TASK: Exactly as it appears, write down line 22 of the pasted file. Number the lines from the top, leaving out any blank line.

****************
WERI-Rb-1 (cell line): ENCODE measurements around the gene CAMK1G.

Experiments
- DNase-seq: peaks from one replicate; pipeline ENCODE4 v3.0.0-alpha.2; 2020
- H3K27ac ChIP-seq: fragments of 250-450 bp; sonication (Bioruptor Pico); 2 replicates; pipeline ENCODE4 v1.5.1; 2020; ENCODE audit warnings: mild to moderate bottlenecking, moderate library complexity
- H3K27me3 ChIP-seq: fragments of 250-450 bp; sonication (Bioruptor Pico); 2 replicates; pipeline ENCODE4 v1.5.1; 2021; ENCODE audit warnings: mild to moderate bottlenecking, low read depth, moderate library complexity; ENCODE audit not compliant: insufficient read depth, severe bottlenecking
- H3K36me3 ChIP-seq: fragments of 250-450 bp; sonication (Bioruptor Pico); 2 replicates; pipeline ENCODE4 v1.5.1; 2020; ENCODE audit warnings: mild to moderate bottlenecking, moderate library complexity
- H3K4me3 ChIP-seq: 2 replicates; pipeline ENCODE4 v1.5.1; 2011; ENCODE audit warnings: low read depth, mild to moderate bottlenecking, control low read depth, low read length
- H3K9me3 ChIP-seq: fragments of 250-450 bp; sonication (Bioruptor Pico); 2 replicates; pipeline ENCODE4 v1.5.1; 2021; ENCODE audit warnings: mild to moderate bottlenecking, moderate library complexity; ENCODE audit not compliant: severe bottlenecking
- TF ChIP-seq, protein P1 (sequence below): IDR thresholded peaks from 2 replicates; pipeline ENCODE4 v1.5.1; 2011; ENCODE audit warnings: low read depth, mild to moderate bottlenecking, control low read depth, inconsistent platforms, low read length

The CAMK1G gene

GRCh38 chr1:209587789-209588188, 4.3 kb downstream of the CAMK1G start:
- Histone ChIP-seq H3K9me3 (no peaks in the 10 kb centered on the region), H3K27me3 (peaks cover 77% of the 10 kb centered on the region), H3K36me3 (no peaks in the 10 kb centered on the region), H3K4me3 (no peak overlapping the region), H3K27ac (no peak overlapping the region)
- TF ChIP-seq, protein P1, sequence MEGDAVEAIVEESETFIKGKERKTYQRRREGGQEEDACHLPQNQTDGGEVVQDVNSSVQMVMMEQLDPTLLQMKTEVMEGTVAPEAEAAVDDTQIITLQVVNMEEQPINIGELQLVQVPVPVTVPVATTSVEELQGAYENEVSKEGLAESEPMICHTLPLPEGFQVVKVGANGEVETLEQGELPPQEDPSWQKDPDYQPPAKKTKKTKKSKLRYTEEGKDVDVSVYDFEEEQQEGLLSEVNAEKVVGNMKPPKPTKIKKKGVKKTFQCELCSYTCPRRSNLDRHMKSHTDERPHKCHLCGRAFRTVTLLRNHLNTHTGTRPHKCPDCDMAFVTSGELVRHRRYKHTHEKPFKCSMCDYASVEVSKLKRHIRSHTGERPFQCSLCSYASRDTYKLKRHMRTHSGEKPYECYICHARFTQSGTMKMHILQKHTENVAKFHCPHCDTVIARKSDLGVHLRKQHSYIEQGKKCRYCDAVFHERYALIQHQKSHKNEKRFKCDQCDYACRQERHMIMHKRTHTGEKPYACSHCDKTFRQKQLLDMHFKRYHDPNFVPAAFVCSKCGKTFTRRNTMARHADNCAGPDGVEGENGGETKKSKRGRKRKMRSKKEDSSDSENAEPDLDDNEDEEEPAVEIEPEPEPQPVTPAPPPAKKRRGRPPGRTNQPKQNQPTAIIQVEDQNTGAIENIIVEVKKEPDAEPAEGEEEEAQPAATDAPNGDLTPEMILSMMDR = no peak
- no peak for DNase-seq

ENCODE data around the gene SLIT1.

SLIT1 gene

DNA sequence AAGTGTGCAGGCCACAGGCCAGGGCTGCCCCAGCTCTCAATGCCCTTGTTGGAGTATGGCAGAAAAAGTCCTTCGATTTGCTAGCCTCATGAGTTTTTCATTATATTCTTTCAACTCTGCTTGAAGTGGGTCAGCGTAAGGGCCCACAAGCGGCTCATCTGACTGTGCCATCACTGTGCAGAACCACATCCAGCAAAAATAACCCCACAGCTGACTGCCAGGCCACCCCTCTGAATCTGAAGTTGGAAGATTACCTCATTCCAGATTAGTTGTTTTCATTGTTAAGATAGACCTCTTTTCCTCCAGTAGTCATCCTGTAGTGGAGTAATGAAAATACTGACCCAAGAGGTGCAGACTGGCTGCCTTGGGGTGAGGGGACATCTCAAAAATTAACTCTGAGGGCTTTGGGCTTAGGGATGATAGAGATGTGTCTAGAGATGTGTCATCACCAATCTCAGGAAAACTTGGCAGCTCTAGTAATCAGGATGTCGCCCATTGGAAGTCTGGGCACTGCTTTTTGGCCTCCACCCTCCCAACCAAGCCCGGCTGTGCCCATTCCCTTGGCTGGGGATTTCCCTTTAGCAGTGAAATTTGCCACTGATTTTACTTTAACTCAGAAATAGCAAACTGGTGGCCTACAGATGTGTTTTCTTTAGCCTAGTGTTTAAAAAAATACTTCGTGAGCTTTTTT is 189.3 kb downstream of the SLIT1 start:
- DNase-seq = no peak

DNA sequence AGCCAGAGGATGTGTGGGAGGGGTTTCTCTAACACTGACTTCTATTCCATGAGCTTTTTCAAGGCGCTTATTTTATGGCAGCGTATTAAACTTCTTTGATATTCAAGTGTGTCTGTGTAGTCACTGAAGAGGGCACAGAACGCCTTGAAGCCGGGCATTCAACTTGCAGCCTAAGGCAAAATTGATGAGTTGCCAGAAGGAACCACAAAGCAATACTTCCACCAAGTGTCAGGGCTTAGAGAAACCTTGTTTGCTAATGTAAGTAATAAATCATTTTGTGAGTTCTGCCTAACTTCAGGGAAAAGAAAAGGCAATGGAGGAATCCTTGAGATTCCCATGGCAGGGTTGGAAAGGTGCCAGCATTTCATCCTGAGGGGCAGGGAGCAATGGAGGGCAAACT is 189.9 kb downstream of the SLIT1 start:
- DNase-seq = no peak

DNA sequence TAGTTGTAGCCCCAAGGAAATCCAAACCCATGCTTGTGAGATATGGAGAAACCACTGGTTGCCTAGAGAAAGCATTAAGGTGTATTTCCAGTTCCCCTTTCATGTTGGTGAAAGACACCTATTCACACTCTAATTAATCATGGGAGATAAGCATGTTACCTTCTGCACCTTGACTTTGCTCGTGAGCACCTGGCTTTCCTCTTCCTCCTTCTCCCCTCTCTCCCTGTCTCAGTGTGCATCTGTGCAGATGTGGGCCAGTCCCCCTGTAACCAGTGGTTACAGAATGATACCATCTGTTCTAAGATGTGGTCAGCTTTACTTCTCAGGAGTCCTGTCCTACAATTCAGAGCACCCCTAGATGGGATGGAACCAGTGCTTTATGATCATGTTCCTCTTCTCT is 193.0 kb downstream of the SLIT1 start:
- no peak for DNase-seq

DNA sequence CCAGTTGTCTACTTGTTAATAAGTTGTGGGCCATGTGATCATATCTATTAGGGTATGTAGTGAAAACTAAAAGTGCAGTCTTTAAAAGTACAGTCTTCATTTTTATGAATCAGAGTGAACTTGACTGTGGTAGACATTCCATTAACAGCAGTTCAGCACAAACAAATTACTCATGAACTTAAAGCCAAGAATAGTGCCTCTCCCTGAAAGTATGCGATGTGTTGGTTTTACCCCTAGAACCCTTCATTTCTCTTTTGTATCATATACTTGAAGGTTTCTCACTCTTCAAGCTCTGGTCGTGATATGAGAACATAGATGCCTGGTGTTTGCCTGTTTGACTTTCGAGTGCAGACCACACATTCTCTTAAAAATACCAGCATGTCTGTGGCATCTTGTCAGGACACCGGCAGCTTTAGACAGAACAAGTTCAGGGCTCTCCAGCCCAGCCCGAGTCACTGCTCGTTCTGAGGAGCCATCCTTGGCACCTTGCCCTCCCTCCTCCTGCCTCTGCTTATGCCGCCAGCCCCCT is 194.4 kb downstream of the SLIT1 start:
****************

- no peak for DNase-seq